Keep­ing it per­sonal

You read it here first - the macramé plant ham­mock is mak­ing a come­back...

EDP Norfolk - - Inside - CON­TACT stu­[email protected]­in­te­ri­ 01603 617229 Lanas­sir Lawes, Swank In­te­ri­ors, Nor­wich

In­te­rior de­sign with Lanas­sir Lawes

LAST month was very ex­cit­ing as a cou­ple of clients moved into their newly-re­fur­bished homes – that’s when the fun be­gins!

Once the dec­o­ra­tive scheme is in place and the fur­ni­ture placed it’s all about adding the fin­ish­ing touches to turn a house into a home. Some of the fin­ish­ing touches may be ex­ist­ing pieces, such as art­work and vases that may even have been the in­spi­ra­tion for the colour scheme in the first place.

Other pieces may be picked up along the way dur­ing the in­stal­la­tion stage of the project, this is par­tic­u­larly com­mon with full house ren­o­va­tions as, when the scheme is pre­sented, I will dis­cuss the style and point out de­sign el­e­ments that hold the scheme to­gether and what items could dress the end re­sult.

It is very rare that I will fill a home with new ac­ces­sories pur­chased to com­plete a look as I feel in a pri­vate res­i­dence it should be much more per­sonal than that. A per­fectly-de­signed home with over-matched ac­ces­sories can look over-styled – I pre­fer to give the space a ‘life­time’s col­lec­tion’ look with an eclec­tic mix of pieces that tell a story.

In a com­mer­cial sit­u­a­tion, such as an ho­tel, I cu­rate a look that is as­pi­ra­tional and

“A per­fectly-de­signed home with over-matched ac­ces­sories can look over-styled – I pre­fer to give the space a ‘life­time’s col­lec­tion’ look”

eye-catch­ing, us­ing in­ter­est­ing pieces to cre­ate an im­pact.

If the ceil­ing is high or vaulted it is re­ally lovely to em­pha­sise this. In the ho­tel stair­well pic­tured I have used a strik­ing skele­ton chan­de­lier hang­ing from the ceil­ing teamed with a col­lec­tion of mir­rors in var­i­ous shapes and sizes on the wall to re­flect the light fit­ting – this also dou­bles the light.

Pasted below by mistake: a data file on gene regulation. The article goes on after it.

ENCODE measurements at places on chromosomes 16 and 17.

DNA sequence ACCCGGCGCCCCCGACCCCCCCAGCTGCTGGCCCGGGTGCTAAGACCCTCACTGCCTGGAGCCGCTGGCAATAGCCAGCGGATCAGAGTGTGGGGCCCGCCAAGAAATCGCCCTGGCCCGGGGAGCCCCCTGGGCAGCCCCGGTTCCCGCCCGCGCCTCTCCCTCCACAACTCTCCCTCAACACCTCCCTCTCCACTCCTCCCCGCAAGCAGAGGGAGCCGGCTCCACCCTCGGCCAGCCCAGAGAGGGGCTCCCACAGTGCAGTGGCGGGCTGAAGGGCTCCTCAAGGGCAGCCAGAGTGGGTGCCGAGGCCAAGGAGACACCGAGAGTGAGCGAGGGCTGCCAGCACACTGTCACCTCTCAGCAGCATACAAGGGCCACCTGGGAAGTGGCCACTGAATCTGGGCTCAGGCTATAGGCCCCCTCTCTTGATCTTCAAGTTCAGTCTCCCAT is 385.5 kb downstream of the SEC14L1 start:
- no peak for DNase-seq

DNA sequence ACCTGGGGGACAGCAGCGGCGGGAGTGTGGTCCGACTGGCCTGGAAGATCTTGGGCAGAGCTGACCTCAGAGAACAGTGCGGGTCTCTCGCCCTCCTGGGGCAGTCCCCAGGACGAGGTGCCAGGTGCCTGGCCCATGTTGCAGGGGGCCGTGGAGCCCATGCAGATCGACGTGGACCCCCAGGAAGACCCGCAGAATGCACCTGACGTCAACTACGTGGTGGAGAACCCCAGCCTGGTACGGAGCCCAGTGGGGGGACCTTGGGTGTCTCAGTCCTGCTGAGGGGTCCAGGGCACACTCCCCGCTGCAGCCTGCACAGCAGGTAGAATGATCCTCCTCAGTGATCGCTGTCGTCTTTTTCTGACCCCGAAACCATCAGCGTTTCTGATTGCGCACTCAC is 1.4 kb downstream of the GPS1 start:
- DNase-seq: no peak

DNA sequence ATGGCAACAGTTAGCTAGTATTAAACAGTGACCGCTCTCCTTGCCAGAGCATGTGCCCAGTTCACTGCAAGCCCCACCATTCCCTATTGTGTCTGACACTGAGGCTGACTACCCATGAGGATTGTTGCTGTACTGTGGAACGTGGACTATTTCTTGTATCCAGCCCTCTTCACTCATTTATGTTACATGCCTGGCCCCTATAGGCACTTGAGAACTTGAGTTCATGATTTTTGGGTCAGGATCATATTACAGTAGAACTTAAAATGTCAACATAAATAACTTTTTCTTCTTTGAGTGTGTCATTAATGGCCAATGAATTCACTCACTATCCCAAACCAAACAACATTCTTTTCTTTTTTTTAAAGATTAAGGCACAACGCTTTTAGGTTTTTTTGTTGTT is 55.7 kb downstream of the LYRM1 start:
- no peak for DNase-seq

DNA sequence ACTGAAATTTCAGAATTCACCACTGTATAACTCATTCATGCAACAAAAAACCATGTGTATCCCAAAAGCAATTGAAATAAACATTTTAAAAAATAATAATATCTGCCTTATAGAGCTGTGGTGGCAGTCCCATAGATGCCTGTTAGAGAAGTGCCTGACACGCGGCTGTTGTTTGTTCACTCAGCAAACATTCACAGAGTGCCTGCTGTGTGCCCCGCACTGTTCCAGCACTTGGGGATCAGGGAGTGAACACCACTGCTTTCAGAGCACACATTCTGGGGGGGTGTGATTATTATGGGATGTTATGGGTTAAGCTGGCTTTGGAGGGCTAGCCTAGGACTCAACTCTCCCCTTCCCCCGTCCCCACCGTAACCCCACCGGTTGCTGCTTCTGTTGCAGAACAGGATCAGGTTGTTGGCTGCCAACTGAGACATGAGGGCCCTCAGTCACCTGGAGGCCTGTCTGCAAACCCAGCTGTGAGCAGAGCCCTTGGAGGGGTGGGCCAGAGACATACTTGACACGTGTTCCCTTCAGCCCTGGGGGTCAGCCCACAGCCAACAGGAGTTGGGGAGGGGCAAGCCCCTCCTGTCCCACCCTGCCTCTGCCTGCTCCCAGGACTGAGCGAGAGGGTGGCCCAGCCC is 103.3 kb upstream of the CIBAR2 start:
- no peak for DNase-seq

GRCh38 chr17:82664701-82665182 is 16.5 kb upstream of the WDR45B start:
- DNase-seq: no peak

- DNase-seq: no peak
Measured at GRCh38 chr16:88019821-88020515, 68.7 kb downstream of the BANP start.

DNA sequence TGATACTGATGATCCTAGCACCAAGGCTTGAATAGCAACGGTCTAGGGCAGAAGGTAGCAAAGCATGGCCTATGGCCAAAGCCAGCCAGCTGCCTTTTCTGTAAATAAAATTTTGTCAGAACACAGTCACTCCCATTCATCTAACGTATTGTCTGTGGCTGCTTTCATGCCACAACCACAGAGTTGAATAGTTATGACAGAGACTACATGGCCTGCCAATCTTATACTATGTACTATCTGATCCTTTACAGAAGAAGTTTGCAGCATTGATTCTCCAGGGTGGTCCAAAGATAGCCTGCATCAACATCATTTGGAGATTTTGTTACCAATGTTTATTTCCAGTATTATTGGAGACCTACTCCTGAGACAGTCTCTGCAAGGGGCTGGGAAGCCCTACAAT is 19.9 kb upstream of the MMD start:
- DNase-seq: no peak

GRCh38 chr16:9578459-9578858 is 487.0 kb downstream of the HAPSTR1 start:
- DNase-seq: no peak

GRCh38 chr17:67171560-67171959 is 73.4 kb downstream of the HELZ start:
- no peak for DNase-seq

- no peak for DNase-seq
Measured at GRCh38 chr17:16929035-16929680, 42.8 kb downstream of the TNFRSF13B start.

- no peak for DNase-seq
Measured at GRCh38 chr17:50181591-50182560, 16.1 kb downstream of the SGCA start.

This works re­ally well with the sim­ple glass ban­nis­ter rail; if there were busy spin­dles I may have con­sid­ered one large framed mir­ror with a more sub­stan­tial light fit­ting to en­sure that the ac­ces­sories bal­ance with the struc­ture.

Al­though I’m not one to fol­low trends, I am quite taken by re-emer­gence of macramé plant ham­mocks, as any­thing that is hung from the ceil­ing adds an­other di­men­sion and layer to a room.

All plants are a great way to add life to a room; group­ing plants to­gether such as three plant ham­mocks hung at dif­fer­ent lev­els in the cor­ner of a large room works well. One of the rooms in the house that ben­e­fits greatly from the ad­di­tion of a plant is the study. They of­ten feel a lit­tle util­i­tar­ian with lots of hard sur­faces and filled with elec­tric gad­gets.

Hang­ing a kan­ga­roo vine in a cute gal­vanised pot above the cor­ner of the desk could look great, add colour and oxy­gen to the room and may even make te­dious pa­per­work feel less tax­ing! Above: A skele­ton chan­de­lier and mir­ror col­lec­tion

Left: A macramé plant ham­mock

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